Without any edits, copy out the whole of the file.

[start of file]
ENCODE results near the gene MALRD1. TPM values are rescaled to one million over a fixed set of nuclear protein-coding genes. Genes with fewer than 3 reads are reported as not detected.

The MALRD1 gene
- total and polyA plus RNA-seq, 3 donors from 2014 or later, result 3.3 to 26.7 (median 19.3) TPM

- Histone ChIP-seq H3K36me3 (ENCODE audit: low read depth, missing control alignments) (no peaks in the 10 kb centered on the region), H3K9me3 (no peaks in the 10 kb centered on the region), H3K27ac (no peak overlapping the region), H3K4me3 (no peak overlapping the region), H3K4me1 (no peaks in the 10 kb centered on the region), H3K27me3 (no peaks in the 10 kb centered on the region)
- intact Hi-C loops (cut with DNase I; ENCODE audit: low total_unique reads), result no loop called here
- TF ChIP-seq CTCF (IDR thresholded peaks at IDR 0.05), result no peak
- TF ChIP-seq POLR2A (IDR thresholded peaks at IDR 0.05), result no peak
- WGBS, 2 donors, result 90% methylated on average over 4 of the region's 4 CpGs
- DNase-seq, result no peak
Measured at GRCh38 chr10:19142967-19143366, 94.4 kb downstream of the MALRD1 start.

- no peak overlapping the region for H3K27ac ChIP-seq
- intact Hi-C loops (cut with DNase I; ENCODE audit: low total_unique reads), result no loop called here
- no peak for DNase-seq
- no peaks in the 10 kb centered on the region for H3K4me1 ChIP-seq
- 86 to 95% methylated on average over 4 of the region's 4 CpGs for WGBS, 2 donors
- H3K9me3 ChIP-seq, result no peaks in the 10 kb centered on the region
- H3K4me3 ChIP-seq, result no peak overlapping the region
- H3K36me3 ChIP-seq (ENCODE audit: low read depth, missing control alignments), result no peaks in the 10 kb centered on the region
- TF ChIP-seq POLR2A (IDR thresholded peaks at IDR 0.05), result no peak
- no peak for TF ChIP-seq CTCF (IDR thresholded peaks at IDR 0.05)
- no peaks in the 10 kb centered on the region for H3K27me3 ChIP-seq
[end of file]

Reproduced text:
ENCODE results near the gene MALRD1. TPM values are rescaled to one million over a fixed set of nuclear protein-coding genes. Genes with fewer than 3 reads are reported as not detected.

The MALRD1 gene
- total and polyA plus RNA-seq, 3 donors from 2014 or later, result 3.3 to 26.7 (median 19.3) TPM

- Histone ChIP-seq H3K36me3 (ENCODE audit: low read depth, missing control alignments) (no peaks in the 10 kb centered on the region), H3K9me3 (no peaks in the 10 kb centered on the region), H3K27ac (no peak overlapping the region), H3K4me3 (no peak overlapping the region), H3K4me1 (no peaks in the 10 kb centered on the region), H3K27me3 (no peaks in the 10 kb centered on the region)
- intact Hi-C loops (cut with DNase I; ENCODE audit: low total_unique reads), result no loop called here
- TF ChIP-seq CTCF (IDR thresholded peaks at IDR 0.05), result no peak
- TF ChIP-seq POLR2A (IDR thresholded peaks at IDR 0.05), result no peak
- WGBS, 2 donors, result 90% methylated on average over 4 of the region's 4 CpGs
- DNase-seq, result no peak
Measured at GRCh38 chr10:19142967-19143366, 94.4 kb downstream of the MALRD1 start.

- no peak overlapping the region for H3K27ac ChIP-seq
- intact Hi-C loops (cut with DNase I; ENCODE audit: low total_unique reads), result no loop called here
- no peak for DNase-seq
- no peaks in the 10 kb centered on the region for H3K4me1 ChIP-seq
- 86 to 95% methylated on average over 4 of the region's 4 CpGs for WGBS, 2 donors
- H3K9me3 ChIP-seq, result no peaks in the 10 kb centered on the region
- H3K4me3 ChIP-seq, result no peak overlapping the region
- H3K36me3 ChIP-seq (ENCODE audit: low read depth, missing control alignments), result no peaks in the 10 kb centered on the region
- TF ChIP-seq POLR2A (IDR thresholded peaks at IDR 0.05), result no peak
- no peak for TF ChIP-seq CTCF (IDR thresholded peaks at IDR 0.05)
- no peaks in the 10 kb centered on the region for H3K27me3 ChIP-seq